Gone in 15 seconds, but couple landed with £160 parking charge
PUBLISHED: 11:33 22 July 2020 | UPDATED: 08:27 23 July 2020
A couple who ignored a demand for a £160 parking charge for stopping for 15 seconds have been threatened with bankruptcy, a bad credit score and debt collectors.
Paula Gundry, who runs an interior design business, stopped outside Sentinel House on Surrey Street, Norwich, in October last year to drop off her husband Craig Knights at work.
Cameras, from parking company National Parking Enforcement (NPE), show their car stopped for 15 seconds.
But the couple, from Sparham, then received a series of letters from NPE and its solicitors threatening them with court action after they refused to pay the initial £100 within 14 days.
Their first letter from NPE stated they had parked in a no parking area.
“We were barely off the road for 15 seconds so we were not blocking the car park entrance,” Ms Gundry said. “They are using it as an opportunity to create extra revenue, rather than control parking.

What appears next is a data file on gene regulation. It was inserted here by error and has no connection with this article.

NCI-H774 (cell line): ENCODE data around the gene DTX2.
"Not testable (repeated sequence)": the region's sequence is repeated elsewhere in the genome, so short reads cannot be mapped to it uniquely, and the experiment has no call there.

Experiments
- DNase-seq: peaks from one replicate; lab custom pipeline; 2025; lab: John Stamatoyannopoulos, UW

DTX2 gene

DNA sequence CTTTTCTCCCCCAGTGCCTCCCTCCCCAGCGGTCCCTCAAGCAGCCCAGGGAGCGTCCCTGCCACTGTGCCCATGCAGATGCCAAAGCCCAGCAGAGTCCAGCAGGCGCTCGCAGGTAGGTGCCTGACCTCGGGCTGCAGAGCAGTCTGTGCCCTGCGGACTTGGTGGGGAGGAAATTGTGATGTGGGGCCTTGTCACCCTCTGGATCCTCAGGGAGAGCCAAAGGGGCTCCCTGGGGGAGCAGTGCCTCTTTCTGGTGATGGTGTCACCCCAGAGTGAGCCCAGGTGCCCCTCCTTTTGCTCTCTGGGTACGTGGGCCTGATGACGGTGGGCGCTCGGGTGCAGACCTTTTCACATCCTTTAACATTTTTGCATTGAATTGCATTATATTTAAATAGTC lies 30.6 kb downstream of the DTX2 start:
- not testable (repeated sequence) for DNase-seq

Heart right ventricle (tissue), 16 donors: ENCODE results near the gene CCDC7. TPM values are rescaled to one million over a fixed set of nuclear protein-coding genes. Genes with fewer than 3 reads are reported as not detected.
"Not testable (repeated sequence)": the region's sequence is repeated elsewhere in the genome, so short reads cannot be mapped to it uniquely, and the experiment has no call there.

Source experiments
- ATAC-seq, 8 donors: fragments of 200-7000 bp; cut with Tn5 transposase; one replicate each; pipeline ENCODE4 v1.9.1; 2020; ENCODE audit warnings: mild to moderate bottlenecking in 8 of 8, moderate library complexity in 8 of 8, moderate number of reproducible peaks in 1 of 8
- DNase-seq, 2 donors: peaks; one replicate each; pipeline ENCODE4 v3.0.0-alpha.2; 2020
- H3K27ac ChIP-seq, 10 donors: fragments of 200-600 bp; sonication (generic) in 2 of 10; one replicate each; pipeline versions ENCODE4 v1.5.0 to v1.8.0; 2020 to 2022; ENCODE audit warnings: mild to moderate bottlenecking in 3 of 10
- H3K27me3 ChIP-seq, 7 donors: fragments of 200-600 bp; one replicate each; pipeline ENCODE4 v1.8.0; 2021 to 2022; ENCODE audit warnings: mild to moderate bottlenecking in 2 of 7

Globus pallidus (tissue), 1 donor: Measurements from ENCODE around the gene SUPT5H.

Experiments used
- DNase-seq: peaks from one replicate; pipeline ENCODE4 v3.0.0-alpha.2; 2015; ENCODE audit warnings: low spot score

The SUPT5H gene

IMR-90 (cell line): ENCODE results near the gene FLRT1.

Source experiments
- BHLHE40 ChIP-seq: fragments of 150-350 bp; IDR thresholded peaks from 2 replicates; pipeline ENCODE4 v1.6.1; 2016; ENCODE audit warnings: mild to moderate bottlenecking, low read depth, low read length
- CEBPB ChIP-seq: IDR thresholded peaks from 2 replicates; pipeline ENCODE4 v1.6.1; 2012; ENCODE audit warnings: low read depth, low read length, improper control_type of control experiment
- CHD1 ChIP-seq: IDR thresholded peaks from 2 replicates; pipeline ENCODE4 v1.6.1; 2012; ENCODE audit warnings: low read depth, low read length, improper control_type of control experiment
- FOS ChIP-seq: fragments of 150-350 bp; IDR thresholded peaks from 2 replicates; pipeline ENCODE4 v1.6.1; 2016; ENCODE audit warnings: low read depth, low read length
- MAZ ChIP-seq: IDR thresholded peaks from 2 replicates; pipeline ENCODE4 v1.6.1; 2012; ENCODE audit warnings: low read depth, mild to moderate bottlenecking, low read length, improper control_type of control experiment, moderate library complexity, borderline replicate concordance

“Their approach has been appalling, saying this may affect you in all sorts of horrendous ways.
“They are just producing these letters to try to terrify the public. I found it really unpleasant.”
An NPE spokesman said: “If Ms Gundry feels she has been unfairly issued the parking charge, she should send an appeal, as advised on the information she has received.”
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Letters from credit companies and solicitors, acting on behalf of NPE, state a “doorstep collection agent” may be sent to their home.
They were also threatened with legal action which, the letter claimed, could affect their ability to get credit.
See also: Motorists slam parking appeals process
In March this year, another letter told them they could be declared bankrupt, have their goods sold at auction, or have a court order taken out against their wages.
They have not heard anymore from NPE since April.
The letters state they are following the International Parking Community’s code of practice and quote a Supreme Court case called Parking Eye Vs Beavis.
That case, from 2015, said parking companies could charge people who break the terms of a parking area but the charge must not be “extravagant or unconscionable”.
After taking legal advice, the couple decided to ignore the demands.
A law to bring in stricter regulation of the private parking industry is on the way.
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